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March 19 and 23, 2002 Meeting Notes

March 19 and 23, 2002 Meeting Notes

 

In attendance:

 

John Carmack

Phil Eaton (Tuesday)

Russ Blink

Neil Milburn (Tuesday)

Joseph LaGrave (Saturday)

 

Rotor Analysis

 

We learned a valuable lesson.  Build and test is great and all, but sometimes, it really pays to do all the calculations before you break something…

 

The actual failure mechanism last Saturday was that one blade pulled itself off of the hub, shearing the epoxy and retaining bolts.  The huge imbalance then caused the other blade to break the hub bar.

 

This was initially seen as very unfortunate, because the hub was originally built with longer bars to be inserted into the blades, but during test assembly it got stuck in the blades and we had to cut some length off.  If we had the original length, there would have been enough bond area to hold the blades on.

 

However, after working through all the calculations, I found that all sorts of things were going to break before we got to our design RPM.  The engine mounting bolts would have failed, the plumbing would have exploded, and the hub bar itself would have failed in tension.

 

Force = m v^2/r

 

4 meter diameter rotor

 

675 rpm, (138 m/s) the speed that our hub failed at last Saturday

1100 rpm, (226 m/s) our design target at 0.7 mach

1600 rpm, (327 m/s) around mach 1, which we expect to be self limited below at sea level due to compressibility drag increases

 

If we can have it theoretically survive at 1600 rpm, that will be an acceptable margin of safety at 1100 rpm.

 

Blade retention

 

Things divide out so that you can calculate the force of an evenly mass distributed rotor by assigning the full mass at the midpoint.  Each rotor blade (with the tip engine)  has a mass of about 8 kg, which we will calculate at the 1 meter radius point and speed.

 

675 rpm: 38,088 N = 8550 pounds

1100 rpm: 102,151 N = 22,932 pounds

1600 rpm: 213,858 N = 48,009 pounds

 

The original hub bar was made of 6061-T6 aluminum, 3/4" in diameter.  6061 has a yield strength of 40ksi, so it would start stretching at 17,671 pounds, and break at 45 ksi stress, or 19,880 pounds, unless the yielding caused an attachment failure first.  So, a blade would have yanked itself off around 1000 rpm, even if the bonds had been strong enough..

 

We are building the new hub bar out of 7068 Aluminum, which has a 99 ksi yield strength, for 43,560 pounds of strength.  We could use stronger steels, but the fabrication would be more difficult, and the bonding might not be as good.  We can accept this strength level.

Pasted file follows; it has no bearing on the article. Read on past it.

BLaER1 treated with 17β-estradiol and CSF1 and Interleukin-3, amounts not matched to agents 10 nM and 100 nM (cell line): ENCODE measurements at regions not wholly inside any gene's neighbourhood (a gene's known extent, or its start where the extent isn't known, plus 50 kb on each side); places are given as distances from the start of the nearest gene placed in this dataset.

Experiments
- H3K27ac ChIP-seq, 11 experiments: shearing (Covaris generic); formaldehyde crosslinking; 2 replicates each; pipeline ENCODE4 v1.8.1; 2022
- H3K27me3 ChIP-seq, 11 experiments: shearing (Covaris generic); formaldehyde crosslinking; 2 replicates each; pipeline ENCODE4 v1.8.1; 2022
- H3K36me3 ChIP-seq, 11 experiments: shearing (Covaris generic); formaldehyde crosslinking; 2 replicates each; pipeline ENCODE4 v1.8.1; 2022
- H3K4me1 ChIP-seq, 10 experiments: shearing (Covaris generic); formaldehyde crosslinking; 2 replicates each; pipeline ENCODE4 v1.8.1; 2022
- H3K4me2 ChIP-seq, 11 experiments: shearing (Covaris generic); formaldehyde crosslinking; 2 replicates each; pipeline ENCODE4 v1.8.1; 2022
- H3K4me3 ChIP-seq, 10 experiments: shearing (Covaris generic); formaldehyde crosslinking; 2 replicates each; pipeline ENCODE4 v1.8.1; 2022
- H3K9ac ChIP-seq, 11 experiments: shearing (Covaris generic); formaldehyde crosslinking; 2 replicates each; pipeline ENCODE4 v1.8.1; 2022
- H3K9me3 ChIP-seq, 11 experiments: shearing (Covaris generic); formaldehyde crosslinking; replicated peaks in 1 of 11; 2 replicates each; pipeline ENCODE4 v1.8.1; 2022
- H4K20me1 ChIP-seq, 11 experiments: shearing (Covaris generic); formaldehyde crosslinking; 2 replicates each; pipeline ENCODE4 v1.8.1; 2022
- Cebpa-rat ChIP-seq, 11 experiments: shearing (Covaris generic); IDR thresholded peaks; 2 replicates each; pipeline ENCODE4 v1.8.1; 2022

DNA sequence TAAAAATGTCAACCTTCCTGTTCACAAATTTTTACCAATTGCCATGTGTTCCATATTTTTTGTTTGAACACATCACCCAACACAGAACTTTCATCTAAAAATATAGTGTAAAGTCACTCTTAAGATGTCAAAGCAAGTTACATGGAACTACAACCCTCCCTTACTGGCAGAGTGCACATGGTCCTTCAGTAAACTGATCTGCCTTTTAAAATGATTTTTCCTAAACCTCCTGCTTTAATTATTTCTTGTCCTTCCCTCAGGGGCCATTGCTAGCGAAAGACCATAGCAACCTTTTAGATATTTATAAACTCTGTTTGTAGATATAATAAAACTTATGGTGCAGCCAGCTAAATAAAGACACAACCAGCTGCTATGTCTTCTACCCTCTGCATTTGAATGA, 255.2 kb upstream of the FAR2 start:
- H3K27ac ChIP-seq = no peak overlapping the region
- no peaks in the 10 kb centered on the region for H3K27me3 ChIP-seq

The metal filled epoxy we used has a 2,700 psi shear strength, so it will need 16.2 square inches of bond area, or 6.9” of bonded bar length to equal the strength of the bar itself.  We will have this much bonded area, plus more bar length that we will put bolts through.  Bolt holes will weaken the bar, but the bond area near the hub will be bolt free, and the extra bolted bar length farther out from the center is strictly extra backup.  Four high strength 8000 pound double shear #10 bolts will roughly match the reduced bar strength in that section.

 

 

Tip Engine retention

 

Each tip engine assembly weighs 1.25 kg, and is 2 meters from the hub.

 

675 rpm: 11,902 N = 2,671 pounds

1100 rpm: 31,922 N = 7,166 pounds

1600 rpm: 66,830 N = 15,002 pounds

 

This force needs to be held by the engine to blade bar, the bond between that and the blade, and the bolts that secure the engines to the bar.

 

The bar is the same thickness as the hub bar, so there is no problem there.

 

The epoxy would need 2.65 square inches of bond area for the 1100 rpm load, which is only 1.1 inches of bonded bar, which is also not a problem.  Heat soak back into the epoxy will probably weaken it some, but we do have silca insulation between the engine and the mount.  Because the bar has a lot of margin on this end, we can use 1/4" bolts for backup retention.  A single AN-74 (1/4-24) bolt in double shear can support 7,360 pounds

 

The engine bolts are another story.  We have 4 #8 socket head cap screws retaining the engines, in 18-8 stainless with 100ksi tensile strength.  Tensile stress area from http://www.engineersedge.com/fastener_thread_stress_area.htm gives 0.014 square inches per bolt, for a total of only 5,600 pounds, and there will be some de-rating for increased temperature operation.  The engines would have flung off at around 800 rpm.